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Tuesday, 21 May, 2002, 23:26 GMT 00:26 UK
Britons hoard 1bn cash
British households are sitting on an estimated 945m cash pile, according to a new survey - and much of it can be found under sofa cushions.

What is 945m worth?
laid end to end in 5 notes, the cash would stretch from Land's End to John O'Groats 18 times over
It is greater than the combined GDP of Grenada and Gambia
It could fund the NHS for seven days
Buy Manchester United three times over
Source: Royal London

According to The Royal London British Savings Report, 345m is lost down the back of sofas nationwide, with an additional 600m hoarded in piggy banks and whiskey bottles.

The south east and London are home to the greatest number of hoarders, with an estimated 288m of loose change lying around in households in these regions.

Using some of this money might help alleviate some people's money worries - a quarter of the population lies awake at night worrying about money, with 10.5 million nights of sleep lost every week.

Savings gap

According to the survey, those most likely to worry about money are the young and people approaching retirement.

Who hoards the most?
South east: 153m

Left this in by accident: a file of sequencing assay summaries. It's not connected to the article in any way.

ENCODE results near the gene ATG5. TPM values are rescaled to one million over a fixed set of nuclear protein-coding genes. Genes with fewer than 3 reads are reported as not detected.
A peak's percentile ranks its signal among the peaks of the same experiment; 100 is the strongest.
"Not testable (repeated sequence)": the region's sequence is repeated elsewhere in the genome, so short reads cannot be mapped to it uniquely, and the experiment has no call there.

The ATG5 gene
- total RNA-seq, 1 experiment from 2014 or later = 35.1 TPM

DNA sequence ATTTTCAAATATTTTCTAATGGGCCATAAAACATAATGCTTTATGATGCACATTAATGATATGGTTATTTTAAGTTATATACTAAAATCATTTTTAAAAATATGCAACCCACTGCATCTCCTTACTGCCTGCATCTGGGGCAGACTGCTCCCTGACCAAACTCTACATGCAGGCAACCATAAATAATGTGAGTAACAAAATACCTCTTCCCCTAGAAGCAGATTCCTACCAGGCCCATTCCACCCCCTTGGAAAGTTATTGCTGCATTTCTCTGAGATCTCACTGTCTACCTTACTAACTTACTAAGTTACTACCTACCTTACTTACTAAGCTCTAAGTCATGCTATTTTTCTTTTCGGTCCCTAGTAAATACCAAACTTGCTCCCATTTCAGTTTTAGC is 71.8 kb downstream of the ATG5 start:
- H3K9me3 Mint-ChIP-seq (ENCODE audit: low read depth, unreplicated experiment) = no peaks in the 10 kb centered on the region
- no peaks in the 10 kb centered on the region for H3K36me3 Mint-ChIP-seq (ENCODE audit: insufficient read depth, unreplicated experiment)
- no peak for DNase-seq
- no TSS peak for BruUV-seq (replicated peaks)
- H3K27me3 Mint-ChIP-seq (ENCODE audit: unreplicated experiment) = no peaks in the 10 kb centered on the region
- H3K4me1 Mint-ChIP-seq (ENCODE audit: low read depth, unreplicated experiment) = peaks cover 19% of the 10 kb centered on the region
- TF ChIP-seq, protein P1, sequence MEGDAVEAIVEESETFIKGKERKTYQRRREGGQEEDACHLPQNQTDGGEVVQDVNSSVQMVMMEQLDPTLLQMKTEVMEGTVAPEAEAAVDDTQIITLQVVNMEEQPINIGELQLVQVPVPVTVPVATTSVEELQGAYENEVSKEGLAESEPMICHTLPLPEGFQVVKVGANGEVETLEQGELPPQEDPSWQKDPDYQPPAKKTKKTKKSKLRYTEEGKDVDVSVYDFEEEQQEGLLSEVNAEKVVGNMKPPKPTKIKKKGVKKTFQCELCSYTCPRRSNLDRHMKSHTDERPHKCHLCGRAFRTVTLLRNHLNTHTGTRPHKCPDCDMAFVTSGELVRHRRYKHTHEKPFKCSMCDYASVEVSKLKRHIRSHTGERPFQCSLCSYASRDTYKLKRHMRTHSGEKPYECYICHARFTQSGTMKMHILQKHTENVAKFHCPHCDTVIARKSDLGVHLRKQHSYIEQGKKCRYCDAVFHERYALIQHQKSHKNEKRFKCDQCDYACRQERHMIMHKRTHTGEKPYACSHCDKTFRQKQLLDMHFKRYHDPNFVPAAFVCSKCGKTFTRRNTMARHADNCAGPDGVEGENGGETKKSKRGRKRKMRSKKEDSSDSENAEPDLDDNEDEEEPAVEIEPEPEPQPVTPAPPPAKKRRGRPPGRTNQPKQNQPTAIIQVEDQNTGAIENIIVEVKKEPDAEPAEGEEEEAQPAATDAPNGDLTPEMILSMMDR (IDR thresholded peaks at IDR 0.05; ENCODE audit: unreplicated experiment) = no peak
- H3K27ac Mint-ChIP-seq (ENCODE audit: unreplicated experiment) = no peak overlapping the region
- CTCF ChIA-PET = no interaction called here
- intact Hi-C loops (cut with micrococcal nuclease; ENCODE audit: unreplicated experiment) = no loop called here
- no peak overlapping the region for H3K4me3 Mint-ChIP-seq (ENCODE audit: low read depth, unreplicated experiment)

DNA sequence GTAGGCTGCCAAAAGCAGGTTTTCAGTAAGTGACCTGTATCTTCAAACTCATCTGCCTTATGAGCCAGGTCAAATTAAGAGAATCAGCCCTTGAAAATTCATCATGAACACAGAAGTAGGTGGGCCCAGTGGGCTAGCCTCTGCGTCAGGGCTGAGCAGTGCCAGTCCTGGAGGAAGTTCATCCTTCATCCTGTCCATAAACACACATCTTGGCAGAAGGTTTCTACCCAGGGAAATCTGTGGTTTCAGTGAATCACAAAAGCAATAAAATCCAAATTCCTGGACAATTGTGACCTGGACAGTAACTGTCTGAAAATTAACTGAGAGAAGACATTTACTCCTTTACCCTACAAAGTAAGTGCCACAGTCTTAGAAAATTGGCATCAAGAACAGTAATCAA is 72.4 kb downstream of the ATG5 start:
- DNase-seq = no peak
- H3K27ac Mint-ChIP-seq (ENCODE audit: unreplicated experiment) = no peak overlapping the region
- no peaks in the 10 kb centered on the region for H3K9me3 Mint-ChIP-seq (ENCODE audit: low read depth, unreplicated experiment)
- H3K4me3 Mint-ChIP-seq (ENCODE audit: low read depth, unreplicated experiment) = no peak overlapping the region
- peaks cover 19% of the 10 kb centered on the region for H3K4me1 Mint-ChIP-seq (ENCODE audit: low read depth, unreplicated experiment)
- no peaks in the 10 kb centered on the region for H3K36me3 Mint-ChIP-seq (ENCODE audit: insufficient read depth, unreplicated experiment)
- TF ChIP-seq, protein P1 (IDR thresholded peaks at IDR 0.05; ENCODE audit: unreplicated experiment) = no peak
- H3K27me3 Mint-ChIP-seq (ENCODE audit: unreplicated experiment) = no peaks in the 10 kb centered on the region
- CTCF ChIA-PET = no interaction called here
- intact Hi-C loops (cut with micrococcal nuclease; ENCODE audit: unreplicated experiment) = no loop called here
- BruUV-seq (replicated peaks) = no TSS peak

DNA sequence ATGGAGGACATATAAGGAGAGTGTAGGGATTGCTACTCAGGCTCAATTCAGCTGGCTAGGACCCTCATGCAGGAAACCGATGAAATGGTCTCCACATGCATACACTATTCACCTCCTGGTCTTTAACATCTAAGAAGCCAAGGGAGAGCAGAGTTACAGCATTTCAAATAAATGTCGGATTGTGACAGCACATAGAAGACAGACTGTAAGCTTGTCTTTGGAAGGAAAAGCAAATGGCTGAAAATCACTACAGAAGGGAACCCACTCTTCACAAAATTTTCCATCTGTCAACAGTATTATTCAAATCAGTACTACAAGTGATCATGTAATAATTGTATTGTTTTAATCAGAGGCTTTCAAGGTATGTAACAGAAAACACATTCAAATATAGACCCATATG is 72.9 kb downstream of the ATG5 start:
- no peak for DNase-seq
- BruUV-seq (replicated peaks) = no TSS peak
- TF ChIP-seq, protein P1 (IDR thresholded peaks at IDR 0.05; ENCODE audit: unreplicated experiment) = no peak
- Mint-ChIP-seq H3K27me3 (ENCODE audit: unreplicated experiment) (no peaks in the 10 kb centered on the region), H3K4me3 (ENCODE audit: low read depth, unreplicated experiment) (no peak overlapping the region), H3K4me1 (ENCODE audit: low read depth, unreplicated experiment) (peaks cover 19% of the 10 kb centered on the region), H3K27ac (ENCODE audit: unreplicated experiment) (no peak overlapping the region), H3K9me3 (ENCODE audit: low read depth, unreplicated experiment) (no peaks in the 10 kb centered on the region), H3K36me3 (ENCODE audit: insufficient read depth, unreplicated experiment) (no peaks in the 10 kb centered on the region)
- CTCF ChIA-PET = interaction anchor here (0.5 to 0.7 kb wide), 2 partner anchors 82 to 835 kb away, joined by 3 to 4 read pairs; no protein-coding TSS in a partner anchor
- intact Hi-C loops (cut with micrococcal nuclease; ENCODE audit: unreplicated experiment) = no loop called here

London: 135m
Scotland: 122m
West Midlands: 107m
Wales 80m
Yorkshire/ Humberside 72m
North West 56m
North: 49m
East Midlands: 60m
East Anglia: 30m
South West: 51m

Across the country, the average amount of money people save every month is 358.

Women save on average 60 less than men, putting away 325 a month.

Of those people who saved in April, people in the south west, south east, the north and Wales were saving the most - on average, more than 400.

Although most people identify themselves as savers rather than spenders, 27% of those who don't save regularly prefer to gamble with their money instead.

There is increasing concern over whether people are saving enough for their retirement.

Last year, the Association of British Insurers, an insurance trade body, said there was a 27bn savings gap between what people were actually saving and the amount that needs to be saved in order to secure an acceptable retirement income.

Steve Worthington, professor of marketing and financial services at Staffordshire University, said: "Savings should be an essential part of everyone's financial planning."

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